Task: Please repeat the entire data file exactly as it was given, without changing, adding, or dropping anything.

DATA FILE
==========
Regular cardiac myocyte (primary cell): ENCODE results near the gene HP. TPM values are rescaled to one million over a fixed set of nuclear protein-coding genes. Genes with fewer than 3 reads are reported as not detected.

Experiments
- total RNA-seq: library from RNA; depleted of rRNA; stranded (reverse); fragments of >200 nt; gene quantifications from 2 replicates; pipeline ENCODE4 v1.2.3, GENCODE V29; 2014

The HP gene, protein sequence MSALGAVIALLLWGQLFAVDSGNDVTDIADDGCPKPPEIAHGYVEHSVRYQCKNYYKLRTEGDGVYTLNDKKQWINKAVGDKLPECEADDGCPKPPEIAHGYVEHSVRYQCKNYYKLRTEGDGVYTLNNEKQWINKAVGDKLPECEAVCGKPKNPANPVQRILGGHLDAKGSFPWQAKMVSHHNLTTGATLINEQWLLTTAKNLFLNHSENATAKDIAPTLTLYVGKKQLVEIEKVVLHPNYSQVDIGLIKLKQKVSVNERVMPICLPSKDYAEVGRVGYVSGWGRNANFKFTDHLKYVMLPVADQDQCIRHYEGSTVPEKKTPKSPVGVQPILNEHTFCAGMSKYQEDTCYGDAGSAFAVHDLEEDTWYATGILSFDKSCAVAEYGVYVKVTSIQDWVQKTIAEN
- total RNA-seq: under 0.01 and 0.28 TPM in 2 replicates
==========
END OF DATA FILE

Regular cardiac myocyte (primary cell): ENCODE results near the gene HP. TPM values are rescaled to one million over a fixed set of nuclear protein-coding genes. Genes with fewer than 3 reads are reported as not detected.

Experiments
- total RNA-seq: library from RNA; depleted of rRNA; stranded (reverse); fragments of >200 nt; gene quantifications from 2 replicates; pipeline ENCODE4 v1.2.3, GENCODE V29; 2014

The HP gene, protein sequence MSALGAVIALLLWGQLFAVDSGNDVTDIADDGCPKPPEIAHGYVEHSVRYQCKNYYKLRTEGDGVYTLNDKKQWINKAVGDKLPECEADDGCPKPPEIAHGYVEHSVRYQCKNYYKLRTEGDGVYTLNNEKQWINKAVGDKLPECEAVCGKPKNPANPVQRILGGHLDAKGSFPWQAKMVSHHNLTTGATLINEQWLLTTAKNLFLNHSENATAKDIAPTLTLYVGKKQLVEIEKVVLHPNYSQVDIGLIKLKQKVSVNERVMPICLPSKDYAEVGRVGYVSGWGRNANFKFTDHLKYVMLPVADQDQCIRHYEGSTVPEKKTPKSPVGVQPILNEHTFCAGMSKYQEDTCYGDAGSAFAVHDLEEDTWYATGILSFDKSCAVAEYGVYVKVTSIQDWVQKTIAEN
- total RNA-seq: under 0.01 and 0.28 TPM in 2 replicates